Founded in 1825 as the relocated and second county seat of Lawrence County, Indiana, Bedford was incorporated as a city in 1889 with a population of 2,541. Today, population looms at around 14,000 with 46,097 residents in the county.
Mitchell was built as a railroad town in the mid-19th century, at the point where the north-south “Monon” railroad line intersection with the east-west B&O line. Mitchell is the birthplace of astronaut Gus Grissom, and is the home of the annual Persimmon Festival – a week long celebration held every year in September.
West Baden and French Lick
Once known for their sulfur springs, West Baden and French Lick were destination spots in the 1800’s and into the 20th Century. The hometown of NBA legend Larry Bird, French Lick is now home to a resort casino, while West Baden offers the West Baden Springs Hotel, a National Historic Landmark.
Bedford’s influence can be seen in many of the Nation’s most well-known and high-profile structures. The Biltmore Estate, Empire State Building, The Pentagon, National Cathedral in Washington, D.C., and more than two-thirds of all state capitol buildings were constructed using limestone quarried in southern Indiana.
City of Indianapolis
General Motors has a strong presence in southern Indiana with its GM Powertrain Bedford plant. The Bedford operation is one of the world’s largest aluminum die casting facilities, and utilizes a workforce exceeding 350 hourly and salary employees and recently announced it is slated to add another 245 jobs in coming years.
Naval Support Activity Crane is a United States Navy installation located in southern Indiana. NSA Crane comprises 108 square miles primarily in Martin County but also extending into Lawrence and Greene Counties. The base, the third largest naval installation in the world, is situated adjacent to the town of Crane.
Lawrence County is home to 46,097 people with 13,768 residents within the Bedford City limits. The City of Bedford has a small town atmosphere with many conveniences of a larger city.
Blue Spring Caverns
Tour guides pilot custom tour boats along the course of a subterranean river for over a mile, pointing out native rare blind fish and crayfish in their natural setting and explaining the natural forces that are yet at work creating great chambers below the rolling hills.
Indianapolis has long enjoyed a reputation as a major crossroads for the nation, but recently Indiana’s capital has established itself as a world-class city in its own right. Downtown Indy is rich with attractions, cultural institutions, historic sites and shopping districts. One of the largest cities in the Midwest at over 800,00 residents, Indianapolis is quickly transforming into one of the nation’s most thriving metropolitan centers.
Gary is situated on the shores of Lake Michigan in northwest Indiana, and has historically been known as a steel mill town in close proximity to Chicago, Illinois. Fort Wayne, the largest city in northeastern Indiana and the state’s second largest city, is an industrial and commercial center noted for the manufacture of machinery and metal goods. Evansville is situated on the Ohio River in the southwestern corner of the state. The city serves as a regional hub for a large area that encompasses parts of Illinois and Kentucky.
As intersting as life in Indiana’s big cities can be, the true hallmark of Indiana living is found in the small towns located all over the state. Here you’ll find some of the symbols of America at its best: picturesque main streets leading to historic town squares, quiet neighborhoods lined by white picket fences and tall maple trees, high school gymnasiums filled to the rafters with basketball fans, and community events for every season.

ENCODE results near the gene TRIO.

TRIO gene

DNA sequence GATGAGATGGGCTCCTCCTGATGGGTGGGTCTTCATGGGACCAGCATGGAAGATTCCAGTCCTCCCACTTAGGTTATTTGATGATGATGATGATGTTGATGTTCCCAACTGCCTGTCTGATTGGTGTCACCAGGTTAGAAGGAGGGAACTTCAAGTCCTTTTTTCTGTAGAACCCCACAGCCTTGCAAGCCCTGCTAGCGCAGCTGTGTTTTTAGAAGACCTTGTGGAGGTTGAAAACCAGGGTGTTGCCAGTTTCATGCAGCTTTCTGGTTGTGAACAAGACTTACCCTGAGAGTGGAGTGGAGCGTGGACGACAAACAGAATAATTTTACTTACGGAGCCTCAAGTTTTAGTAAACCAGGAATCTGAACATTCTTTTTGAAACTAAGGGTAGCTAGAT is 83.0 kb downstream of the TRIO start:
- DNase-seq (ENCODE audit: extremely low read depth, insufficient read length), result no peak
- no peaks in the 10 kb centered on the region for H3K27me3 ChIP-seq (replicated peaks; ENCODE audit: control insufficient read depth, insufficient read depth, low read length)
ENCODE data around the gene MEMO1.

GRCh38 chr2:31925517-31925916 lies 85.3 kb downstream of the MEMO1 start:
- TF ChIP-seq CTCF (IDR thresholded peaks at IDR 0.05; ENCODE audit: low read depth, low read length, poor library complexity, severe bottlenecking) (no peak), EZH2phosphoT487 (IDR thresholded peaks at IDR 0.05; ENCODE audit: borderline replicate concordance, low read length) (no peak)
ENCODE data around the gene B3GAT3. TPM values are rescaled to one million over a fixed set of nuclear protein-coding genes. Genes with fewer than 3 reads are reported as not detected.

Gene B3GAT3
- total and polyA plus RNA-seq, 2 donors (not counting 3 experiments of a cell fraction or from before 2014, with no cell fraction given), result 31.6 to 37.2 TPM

Relatively flat farmland comprises the majority of Indiana’s terrain. The state’s fertile soil and nearly unbroken topography create the perfect setting for millions of acres of cropland. The southernmost portion of the state does contain rolling limestone hills and scenic river valleys.
Most think of Indiana’s agricultural contributions to the nation, but manufacturing is actually the single most important activity in the state in terms of economic impact. Farmland does cover some 6.1 million acres of Indiana, and corn is the leading crop grown in most years. The state also produces significant quantities of wheat and soybeans.
The various service industries employ a sizable portion of the population, in part due to the state’s role as a transportation hub. Wholesale and retail trade industries are prominent in commercial centers around the state.
Culture and Recreation
In Indianapolis, you will find the Indianapolis Museum of Art and the Children’s Museum of Indianapolis, as well as the Eiteljorg Museum of American Indians and Western Art. The Indianapolis Symphony Orchestra is considered one of the best symphonies in the Midwest. Symphony orchestras also perform in Fort Wayne, South Bend, Terre Haute, and Evansville.
Hoosiers also have a strong affinity for sports and recreation. Outdoor activities are popular throughout the state, as are auto racing and football. No sport in Indiana surpasses basketball in popularity. High school games are major events in towns around the state. Loyalties to college teams also run deep, and at the professional level fans can root for the Indianapolis Pacers.
The first commercial quarrying in Lawrence County started in 1860,and the quarrying process involved blasting a one year supply of limestone at once, then hand sawing the stone and using horsesand oxen to haul it to the mill. In 1866 the first steam-powered saws were purchased, revolutionizing the industry. After the 1871 Chicago fire, limestone soon became the building material of choice in the city of Chicago. Its popularity spread
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